Losing hope in social fairness?

The current state of affairs in Romania is extremely reminiscent of the “adventures” of Pinocchio in the city of catchfools. The ruling party, after winning the elections back in the fall of 2016 with a promising social agenda, gradually disclosed its blatant incompetence and greed for power. The two infamous overlords of the present political establishment, leader of the Social (sic!) Democratic Party and the prime minister bitterly and ironically resemble the fox and the cat respectively from Carlo Collodi’s story. After abandoning Pinocchio in order to pay for their meal – this was the Romanian government trying to amend the criminal law, back in February, which ignited the greatest protests since the fall of communism – now they are trying to persuade the ‘demos’ that if you are setting about burying your fortune for safe keeping, it will become much bigger if you pour water on it.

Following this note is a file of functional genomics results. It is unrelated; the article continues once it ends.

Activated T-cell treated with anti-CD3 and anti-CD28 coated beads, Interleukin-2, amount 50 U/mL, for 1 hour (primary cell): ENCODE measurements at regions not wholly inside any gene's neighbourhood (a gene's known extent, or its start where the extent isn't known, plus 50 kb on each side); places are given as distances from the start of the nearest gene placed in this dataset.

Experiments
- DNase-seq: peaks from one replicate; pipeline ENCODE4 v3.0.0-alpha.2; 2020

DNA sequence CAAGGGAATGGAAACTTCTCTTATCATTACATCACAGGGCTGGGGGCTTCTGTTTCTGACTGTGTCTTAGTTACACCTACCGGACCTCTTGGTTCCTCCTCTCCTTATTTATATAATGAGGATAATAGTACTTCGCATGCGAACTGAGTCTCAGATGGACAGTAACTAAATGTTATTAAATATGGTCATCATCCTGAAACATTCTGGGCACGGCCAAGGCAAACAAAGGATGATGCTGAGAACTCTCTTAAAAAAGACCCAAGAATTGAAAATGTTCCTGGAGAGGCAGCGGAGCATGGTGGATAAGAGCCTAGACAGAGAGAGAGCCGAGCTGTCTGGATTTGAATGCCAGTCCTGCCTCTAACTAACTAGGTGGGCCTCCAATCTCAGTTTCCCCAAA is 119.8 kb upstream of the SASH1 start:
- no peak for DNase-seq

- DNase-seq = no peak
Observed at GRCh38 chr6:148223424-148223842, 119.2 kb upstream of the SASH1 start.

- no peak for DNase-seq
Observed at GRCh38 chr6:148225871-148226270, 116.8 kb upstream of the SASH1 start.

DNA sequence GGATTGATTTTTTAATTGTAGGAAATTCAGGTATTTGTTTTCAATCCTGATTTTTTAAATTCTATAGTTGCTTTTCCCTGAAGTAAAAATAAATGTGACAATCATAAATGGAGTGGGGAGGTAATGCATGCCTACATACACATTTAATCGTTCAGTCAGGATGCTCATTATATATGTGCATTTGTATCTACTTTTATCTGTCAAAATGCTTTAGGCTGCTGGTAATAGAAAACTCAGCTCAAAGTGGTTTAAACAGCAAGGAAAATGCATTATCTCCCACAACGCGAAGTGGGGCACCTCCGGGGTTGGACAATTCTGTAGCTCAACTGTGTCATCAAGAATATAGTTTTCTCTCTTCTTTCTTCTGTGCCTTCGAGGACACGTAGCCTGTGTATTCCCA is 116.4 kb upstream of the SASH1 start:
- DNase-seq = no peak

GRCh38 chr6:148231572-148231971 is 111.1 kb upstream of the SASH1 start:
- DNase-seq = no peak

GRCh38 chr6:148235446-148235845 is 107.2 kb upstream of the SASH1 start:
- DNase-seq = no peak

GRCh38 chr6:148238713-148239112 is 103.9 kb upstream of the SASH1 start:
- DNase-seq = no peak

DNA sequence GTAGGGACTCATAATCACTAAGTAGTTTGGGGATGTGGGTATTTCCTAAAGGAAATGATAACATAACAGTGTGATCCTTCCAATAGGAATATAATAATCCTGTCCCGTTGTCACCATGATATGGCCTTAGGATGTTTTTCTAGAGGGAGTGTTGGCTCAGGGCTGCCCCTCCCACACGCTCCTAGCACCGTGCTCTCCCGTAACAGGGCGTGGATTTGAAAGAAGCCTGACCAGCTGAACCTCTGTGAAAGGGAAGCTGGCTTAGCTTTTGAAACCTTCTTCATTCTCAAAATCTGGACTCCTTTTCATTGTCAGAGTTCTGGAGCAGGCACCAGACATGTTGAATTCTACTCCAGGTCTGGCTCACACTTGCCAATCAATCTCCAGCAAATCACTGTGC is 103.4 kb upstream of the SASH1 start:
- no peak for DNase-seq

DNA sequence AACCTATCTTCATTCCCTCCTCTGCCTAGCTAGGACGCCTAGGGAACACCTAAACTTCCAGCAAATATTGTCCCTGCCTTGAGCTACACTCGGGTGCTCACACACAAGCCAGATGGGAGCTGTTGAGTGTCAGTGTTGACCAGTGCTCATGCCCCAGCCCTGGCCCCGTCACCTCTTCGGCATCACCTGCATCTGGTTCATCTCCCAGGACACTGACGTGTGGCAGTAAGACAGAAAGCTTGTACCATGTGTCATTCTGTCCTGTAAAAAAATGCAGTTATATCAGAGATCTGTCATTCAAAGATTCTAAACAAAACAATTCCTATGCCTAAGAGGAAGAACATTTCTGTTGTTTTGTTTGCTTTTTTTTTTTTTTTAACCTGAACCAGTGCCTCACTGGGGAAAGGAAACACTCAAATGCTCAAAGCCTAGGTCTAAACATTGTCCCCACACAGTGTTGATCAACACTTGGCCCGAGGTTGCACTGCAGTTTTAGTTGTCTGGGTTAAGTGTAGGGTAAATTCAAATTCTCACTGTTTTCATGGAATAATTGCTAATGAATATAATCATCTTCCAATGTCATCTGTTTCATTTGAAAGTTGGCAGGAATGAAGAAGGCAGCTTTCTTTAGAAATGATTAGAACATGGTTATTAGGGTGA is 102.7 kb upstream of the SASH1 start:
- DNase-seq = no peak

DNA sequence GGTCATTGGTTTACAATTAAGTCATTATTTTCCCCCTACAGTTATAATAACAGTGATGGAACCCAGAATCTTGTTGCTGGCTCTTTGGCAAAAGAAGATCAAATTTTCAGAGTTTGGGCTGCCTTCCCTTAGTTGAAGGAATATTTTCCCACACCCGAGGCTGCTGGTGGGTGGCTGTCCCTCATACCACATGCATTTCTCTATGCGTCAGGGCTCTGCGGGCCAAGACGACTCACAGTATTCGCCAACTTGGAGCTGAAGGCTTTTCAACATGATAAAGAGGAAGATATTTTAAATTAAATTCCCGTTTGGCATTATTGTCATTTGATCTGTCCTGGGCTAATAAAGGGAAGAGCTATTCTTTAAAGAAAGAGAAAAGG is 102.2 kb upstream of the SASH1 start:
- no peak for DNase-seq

Ironies aside, this could open the back door for another imminent disaster, namely complete defeat of any social agenda and a restoration of fiscal conservatism. The current opposition, by mocking the inability of the Government to fulfil any of its electoral pledges on social reform, will clamp down on welfare measures. “The State cannot squander away our money ad infinitum” becomes a mantra in common parlance, not to mention the mounting disdain of mainstream “civil society” towards those who are  “socially assisted ”.  A book published in 2004, What’s the matter with Kansas?, masterfully described how a “hotbed” state for the American left-wing, became overwhelmingly conservative, culturally as well as economically. It depicted in exemplary detail how it was possible to shift the political matters at stake from social and economic fairness to conservatism, by the use of explosive cultural issues and economic sophisms. As the author, Thomas Frank, concurs: “the gravity of discontent pulls in only one direction: to the right, to the right, further to the right.”
Bogdan is a member of DSC Bucharest, but also a humble engineer living in Munich. His main points of interest are socio-political issues of South-East Europe, as well as promoting DiEM25 there.

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